No one said anything for a second. Then, she slipped her arms around my neck, and slowly drew my body closer to hers. When she kissed me, I didn’t resist.

“Wait,” I said, breaking away. “I’ve gotta’ put something on the door so we’re not barged in on.”

“Sure.” She smiled. I practically sprinted to the door. I tied my bandana around the outside door knob. I locked the door, and turned back towards the bed. She was already disrobing. I kissed her again.

Six a.m. came with Mark, one of my roommates, stumbling through the door. He, seeing us, bid a hasty and apologetic retreat. We were alone again, alone and awake.

“Hi,” she said. Her hair now sprawled across the pillow in a hundred directions, her makeup was smeared around her eyes.

“Hi.”

“I want to thank you for…” She began, but I stopped her.

“How long ago did you runaway?”

“What?”

“C’mon, you’re a runaway.”

“God, I hate that word.”

“How long?”

She hesitated. “About three weeks ago.”

“When did the money run out?”

“About a week-and-a-half ago.”

I reached for my wallet.

“No, don’t. Please,” she said softly. “It would make me feel like a whore.”

“That’s not it at all,” I protested. “I just want to make sure you have something…so you can eat.”

She shook her head. “I just wouldn’t feel right.”

I looked at her long and hard. “That didn’t seem to matter last night.”

From the immediacy of her response I could tell I had hit home. “That was different. I…look, I’ll just split right now, okay?”

I shook my head. “No, not okay. Hey, look were you bullshitting me about living in Camden?”

“No.”

“Good, then tomorrow, when we leave, we’ll drop you off there.”

“No.” She lowered her face.

“Why not?”

“Because there’s nothing in Camden, now. There’s nothing left.”

“Sure there is.”

She looked me square in the eyes. “No. You don’t know the situation.”

“Look honey, I admire your independence, but…”

“I’ll just take-off not, all right?”

“No.”

“Look, I’ll scream rape.”

“Sure, and you’ll end up back home so fast it’ll make your head swim.”

She was silent for a second. “What do you care about me going home?”

“I don’t. But I do care about you staying here. This isn’t the safest of places, y’know.”

“I can manage.”

“But for how long? There are a lot of strange people out there.”

“Yeah, I think I met one.”

“Oh, very funny. Christ, I’m not a boy scout, this isn’t my good deed for the day. I have this bad habit of caring about the girls I sleep with. I’m sure I’ll grow out of it eventually, but for now…Look, I like you. You realize how dangerous it is out there?”

“So who are you, my father?”

“Melissa, c’mon. You hear about it every day. Runaways, hitchhikers, young girls being raped, or murdered. You can’t protect yourself.”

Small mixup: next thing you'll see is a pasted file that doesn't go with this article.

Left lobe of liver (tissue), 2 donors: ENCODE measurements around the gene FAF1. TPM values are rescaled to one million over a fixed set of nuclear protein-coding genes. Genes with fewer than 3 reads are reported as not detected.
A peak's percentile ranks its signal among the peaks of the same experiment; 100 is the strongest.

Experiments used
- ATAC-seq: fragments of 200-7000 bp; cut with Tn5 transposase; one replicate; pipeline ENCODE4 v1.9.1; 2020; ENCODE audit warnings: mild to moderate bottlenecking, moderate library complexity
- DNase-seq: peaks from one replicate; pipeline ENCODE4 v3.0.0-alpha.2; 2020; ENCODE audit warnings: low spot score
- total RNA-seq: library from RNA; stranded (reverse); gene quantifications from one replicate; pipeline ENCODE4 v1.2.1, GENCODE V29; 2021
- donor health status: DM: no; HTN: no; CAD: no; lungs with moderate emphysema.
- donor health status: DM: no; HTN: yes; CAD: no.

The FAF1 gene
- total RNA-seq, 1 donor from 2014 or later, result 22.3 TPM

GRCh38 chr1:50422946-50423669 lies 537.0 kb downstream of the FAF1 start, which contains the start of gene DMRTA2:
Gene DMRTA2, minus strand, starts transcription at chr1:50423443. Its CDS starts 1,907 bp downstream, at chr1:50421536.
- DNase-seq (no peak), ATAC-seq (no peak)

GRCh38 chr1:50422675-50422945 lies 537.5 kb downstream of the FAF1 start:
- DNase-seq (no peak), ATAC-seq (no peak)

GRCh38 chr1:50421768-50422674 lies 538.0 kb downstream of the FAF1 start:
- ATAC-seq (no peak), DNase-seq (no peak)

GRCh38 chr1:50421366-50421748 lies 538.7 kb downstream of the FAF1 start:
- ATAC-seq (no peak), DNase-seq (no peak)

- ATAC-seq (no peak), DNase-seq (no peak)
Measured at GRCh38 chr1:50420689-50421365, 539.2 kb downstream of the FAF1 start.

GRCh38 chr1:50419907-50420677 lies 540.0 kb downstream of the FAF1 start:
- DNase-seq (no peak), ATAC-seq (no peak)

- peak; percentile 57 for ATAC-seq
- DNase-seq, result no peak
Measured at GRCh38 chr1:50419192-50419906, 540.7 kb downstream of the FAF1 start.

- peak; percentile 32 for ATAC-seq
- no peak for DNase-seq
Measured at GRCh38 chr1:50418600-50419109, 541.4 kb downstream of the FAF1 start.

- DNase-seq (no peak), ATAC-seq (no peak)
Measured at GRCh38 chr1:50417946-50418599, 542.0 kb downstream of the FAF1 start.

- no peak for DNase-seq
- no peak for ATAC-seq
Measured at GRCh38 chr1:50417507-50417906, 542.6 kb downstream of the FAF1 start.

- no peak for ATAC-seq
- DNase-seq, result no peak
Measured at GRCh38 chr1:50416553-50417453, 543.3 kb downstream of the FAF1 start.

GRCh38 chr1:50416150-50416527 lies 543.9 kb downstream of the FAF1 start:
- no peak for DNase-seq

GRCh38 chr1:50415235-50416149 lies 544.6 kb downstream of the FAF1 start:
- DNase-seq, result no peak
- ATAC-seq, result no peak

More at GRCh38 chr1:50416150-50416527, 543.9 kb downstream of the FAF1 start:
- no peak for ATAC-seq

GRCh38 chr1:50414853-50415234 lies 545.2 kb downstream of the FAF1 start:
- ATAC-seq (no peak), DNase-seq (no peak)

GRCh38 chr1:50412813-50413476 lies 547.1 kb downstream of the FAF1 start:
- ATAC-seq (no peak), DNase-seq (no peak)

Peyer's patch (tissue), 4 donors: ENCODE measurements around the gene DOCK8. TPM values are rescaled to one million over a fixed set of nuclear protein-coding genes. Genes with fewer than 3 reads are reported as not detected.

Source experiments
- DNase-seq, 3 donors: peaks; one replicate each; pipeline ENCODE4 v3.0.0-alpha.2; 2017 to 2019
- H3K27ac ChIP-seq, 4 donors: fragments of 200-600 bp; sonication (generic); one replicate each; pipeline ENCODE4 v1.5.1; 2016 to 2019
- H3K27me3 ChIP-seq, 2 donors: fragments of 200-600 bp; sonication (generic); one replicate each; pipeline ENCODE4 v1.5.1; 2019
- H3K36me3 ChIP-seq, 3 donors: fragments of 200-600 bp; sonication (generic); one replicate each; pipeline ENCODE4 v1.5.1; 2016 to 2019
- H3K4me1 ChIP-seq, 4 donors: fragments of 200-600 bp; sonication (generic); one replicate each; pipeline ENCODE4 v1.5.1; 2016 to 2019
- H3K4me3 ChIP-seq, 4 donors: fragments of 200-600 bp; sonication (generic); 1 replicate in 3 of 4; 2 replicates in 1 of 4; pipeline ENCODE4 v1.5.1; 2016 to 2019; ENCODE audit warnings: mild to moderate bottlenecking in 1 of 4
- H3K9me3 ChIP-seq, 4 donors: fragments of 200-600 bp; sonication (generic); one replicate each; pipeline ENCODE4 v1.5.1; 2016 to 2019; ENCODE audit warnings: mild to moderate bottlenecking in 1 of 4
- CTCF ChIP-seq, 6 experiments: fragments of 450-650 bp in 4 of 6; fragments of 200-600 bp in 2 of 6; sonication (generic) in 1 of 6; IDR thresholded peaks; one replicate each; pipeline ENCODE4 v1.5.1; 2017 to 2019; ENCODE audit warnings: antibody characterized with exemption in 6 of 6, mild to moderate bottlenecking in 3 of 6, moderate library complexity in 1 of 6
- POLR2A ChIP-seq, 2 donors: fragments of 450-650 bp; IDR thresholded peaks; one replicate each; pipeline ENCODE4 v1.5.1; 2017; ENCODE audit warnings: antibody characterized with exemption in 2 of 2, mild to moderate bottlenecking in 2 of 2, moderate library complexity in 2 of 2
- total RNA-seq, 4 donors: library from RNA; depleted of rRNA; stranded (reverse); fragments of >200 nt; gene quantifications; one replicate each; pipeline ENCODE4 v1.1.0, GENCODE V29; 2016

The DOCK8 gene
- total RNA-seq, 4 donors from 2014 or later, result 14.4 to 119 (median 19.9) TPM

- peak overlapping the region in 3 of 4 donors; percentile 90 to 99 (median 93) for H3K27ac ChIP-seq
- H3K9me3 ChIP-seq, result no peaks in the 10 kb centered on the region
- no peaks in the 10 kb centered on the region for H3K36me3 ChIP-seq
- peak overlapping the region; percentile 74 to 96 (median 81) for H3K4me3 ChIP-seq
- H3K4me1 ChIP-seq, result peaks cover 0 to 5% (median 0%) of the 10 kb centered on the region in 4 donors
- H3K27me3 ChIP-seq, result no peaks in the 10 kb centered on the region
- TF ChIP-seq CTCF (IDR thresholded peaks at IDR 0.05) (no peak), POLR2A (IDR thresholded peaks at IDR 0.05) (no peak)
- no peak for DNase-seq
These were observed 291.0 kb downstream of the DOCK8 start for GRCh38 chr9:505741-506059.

“Obviously you grew up on the ‘backstreets of Collegeville.’”

I glared at her.

“Okay, I take it back. I’m really flattered that you care, but…”

“Nothing could be that bad. Why risk this much? Tell me, what’s wrong at home?”

As soon as I said it I wished I hadn’t. She obviously didn’t want to talk about it. I don’t think she even wanted to remember. She turned away. I put my arm around her.

“I’m sorry,” I said. But, I knew I’d lost. I decided to give it one last try…

“Hey look, I got some friends in Allentown you can crash with. They’re party people, and they got plenty of room. They can put you up for a month or so. It’ll give ya’ time to sort your head out…Kinda’ find yourself.”

“Allentown,” she said sarcastically, “that sounds like a barrel of laughs.”

“It’s not too bad,” I smiled. “It beats the hell out of Collegeville.”

She thought for a moment.

“No,” she said. “I’m gonna’ head for Florida, I’ve never been there.”

I sighed at the futility of my arguments. “And there’s nothing I can say to change your mind?”

“No…but thanks.”

“Then do me a favor, at least let me buy you breakfast.”

“Sure,” she smiled, and headed for the shower.

Well I bought her breakfast, and after a little coaxing, lunch and dinner, too. And that night, I gave her a place to sleep and someone to hold onto. The next day, as we packed the car, I noticed her blue eyes were a little clouded and I watched a tear fall on the powder blue Wildwood sweatshirt I bought her. She handed me a folded sheet of hotel stationary and told me not to read it until I got home. She hugged me, kissed me goodbye, and pretended not to notice the money I slipped into her back pocket. Then, she walked away.

Once she was out of sight, I opened the letter. It didn’t really say too much, just “goodbye,” “thanks,” and “I love you.”

Well, we made it home alright. Everybody paid Mark because he picked up a homecoming queen from Lancaster. My parents couldn’t understand how I spent three hundred dollars in one week. I started working at a grocery store. I got a letter telling me who my college roommate would be.

Funny, how he was from Camden.

I never saw Melissa again. But, in August I got a postcard with a Ft. Lauderdale cancellation. The address read simply, “Rick Stevens, Collegeville, Pennsylvania.” And it said, “I finally made it. I’m living with a guy down here, and you’d like him, he’s a lot like you. Take care and party on! All My Love, Melissa.”

Todd Dell

Hoffman Winner